Like millions of Americans, I’ve dashed off to join a gym on New Year’s Day with the gusto of a prison inmate on a one-day pass during my thirty-eight-year battle of the bulge, no doubt, carelessly renewing my share of “lifetime memberships” along the way.
As a group, Americans have long been influenced by powers of persuasion—as evidenced by a thriving $60 billion-a-year Advertising and Marketing Services Industry. Perhaps this is why we think the foolproof way to rock-hard abs and lean thighs involves spending a lot of hard-earned time and money at the gym. I don’t know about you, but for me, the experience of being at the gym is nothing short of harrowing. Quite frankly, I still shrink in humiliation at the mere remembrance of my sweaty, shaking frame straining to complete a single step during what would prove a very short-lived attempt at the Stair Master.
For me, getting in shape is a long and arduous process, n’air my fait d’accompli, which works best in the privacy of my own home. Ever since the Martians invaded my body (which interestingly, coincided with the onset of puberty), I have suffered through a seemingly endless stream of yo-yo dieting.
My most recent accomplishment was a thirty-pound weight gain at age thirty-five, when my rock-star-quality haze of drinking and smoking peaked, and I threw final caution to the wind by abandoning any shred of healthy eating habits I had painstakingly gained through years of meticulous Points® counting at Weight Watchers.
Today, I have settled into a comfortable routine of Leslie Sansone videos from her Walking Away the Pounds! series that provide a challenging mix of cardio and toning, along with Leslie’s unique brand of personal support and inspiration.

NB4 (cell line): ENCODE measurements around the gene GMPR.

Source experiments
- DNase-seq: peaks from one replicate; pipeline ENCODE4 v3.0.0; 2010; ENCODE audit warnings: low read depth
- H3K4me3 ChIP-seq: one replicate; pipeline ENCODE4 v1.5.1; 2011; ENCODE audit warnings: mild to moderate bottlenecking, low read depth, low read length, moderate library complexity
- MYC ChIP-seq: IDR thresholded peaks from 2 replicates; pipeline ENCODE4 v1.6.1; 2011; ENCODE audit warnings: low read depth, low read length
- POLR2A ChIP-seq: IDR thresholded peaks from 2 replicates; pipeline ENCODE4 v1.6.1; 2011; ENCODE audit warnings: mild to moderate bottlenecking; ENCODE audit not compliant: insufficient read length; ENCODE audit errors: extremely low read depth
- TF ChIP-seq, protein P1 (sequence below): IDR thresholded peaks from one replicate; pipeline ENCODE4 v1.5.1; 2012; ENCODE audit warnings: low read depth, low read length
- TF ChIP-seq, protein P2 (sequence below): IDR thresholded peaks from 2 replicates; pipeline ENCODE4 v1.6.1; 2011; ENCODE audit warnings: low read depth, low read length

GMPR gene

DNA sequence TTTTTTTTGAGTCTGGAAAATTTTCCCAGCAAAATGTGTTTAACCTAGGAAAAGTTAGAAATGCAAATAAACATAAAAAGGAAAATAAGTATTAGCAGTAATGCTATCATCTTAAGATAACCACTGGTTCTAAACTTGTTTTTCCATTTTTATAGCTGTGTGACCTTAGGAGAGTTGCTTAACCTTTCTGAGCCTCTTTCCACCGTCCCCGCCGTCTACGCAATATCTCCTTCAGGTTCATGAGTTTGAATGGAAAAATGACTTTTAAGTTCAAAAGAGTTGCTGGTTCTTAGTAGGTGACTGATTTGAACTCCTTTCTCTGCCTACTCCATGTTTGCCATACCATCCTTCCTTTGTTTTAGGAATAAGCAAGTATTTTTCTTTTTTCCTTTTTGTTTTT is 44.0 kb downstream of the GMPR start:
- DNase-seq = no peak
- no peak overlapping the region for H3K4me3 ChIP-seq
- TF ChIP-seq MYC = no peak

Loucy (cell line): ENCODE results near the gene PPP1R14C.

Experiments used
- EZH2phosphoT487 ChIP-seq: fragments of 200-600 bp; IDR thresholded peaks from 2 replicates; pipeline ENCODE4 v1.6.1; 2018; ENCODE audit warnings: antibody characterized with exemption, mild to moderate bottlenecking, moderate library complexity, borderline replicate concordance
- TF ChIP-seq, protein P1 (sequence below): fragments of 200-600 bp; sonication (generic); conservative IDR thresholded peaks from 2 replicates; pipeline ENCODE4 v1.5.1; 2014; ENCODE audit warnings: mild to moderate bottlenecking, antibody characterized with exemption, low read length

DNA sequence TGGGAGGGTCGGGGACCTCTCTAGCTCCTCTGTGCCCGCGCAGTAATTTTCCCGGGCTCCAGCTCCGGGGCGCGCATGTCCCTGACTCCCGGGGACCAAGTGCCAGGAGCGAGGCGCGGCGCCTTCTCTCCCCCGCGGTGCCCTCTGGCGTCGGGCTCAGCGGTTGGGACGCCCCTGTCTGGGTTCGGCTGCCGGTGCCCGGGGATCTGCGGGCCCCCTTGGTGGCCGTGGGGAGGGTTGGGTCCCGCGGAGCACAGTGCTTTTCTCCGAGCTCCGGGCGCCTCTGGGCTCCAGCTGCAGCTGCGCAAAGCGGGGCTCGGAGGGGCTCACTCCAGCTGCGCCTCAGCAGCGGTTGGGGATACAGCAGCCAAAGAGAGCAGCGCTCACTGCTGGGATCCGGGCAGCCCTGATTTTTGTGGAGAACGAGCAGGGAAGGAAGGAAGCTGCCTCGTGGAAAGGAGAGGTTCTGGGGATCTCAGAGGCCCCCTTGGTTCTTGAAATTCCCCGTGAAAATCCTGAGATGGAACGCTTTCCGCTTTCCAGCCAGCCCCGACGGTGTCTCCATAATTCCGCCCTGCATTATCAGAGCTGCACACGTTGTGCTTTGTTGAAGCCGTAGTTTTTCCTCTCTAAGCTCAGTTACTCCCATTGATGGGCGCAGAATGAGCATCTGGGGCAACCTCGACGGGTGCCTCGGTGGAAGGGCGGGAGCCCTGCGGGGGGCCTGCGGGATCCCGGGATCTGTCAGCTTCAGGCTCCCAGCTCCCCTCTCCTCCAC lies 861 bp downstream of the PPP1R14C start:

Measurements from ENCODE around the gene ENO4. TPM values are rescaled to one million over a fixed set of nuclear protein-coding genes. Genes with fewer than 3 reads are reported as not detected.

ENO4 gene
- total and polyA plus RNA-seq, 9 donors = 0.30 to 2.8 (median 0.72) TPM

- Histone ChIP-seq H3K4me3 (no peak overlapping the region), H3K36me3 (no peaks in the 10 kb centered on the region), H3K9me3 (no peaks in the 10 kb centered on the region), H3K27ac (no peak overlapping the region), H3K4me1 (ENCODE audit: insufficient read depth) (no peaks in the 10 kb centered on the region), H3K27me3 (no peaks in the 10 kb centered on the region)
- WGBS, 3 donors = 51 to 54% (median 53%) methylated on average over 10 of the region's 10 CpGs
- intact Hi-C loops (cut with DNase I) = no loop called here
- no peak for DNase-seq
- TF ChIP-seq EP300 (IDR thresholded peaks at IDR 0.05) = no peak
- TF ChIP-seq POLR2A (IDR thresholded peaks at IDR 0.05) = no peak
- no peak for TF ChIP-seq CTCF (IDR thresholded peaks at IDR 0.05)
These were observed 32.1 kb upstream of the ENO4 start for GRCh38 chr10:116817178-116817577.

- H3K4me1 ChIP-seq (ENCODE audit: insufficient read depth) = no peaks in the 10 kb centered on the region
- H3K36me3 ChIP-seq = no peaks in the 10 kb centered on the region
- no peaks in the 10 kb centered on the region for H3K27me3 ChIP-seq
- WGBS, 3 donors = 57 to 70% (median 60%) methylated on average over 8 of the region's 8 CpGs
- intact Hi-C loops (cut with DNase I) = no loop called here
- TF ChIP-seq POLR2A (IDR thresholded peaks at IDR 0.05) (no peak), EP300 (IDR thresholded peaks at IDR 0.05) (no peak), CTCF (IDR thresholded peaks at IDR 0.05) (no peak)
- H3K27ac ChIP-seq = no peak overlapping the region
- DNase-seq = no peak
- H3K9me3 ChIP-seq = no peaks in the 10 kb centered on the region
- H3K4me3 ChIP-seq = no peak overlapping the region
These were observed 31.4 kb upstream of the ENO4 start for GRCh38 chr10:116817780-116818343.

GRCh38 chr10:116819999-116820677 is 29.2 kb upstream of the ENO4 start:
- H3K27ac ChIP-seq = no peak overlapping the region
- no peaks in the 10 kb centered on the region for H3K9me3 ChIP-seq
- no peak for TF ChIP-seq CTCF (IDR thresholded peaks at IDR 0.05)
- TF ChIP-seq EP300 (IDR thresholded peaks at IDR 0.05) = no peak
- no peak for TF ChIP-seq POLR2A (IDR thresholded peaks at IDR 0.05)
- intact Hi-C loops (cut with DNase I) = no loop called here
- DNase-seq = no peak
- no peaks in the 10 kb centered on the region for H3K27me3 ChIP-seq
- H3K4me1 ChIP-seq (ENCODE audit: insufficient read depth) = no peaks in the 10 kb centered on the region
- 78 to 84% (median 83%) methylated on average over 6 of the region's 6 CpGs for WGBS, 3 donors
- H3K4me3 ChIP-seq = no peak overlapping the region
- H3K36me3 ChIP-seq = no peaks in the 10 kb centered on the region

Aside from the obvious financial concerns (How many lifetime gym memberships does it take to get a fleshy girl into shape?), exercising at home makes good sense for many reasons. Perhaps the most convincing evidence for a sincere, but not-too-savvy exercise crusader like me has been the freedom to workout at my own pace, without fear of ridicule (See Stair Master Incident of ’92, above).
Here are a few more reasons:
- I don’t have to look good in my exercise outfit … after all, isn’t “looking good” the goal?
- I can shuffle laundry from washer to dryer between exercise segments.
- My dogs do not at all seem to mind my lack of coordination.
- I can wear the same exercise socks for two days without fear of reprisal from friends.
Lastly, but certainly not least, my mind is relieved of the heavy burden of not breaking wind during strenuous exercise. For those of us broccoli-nibbling constant dieters, a fear of flatulence can really keep you down.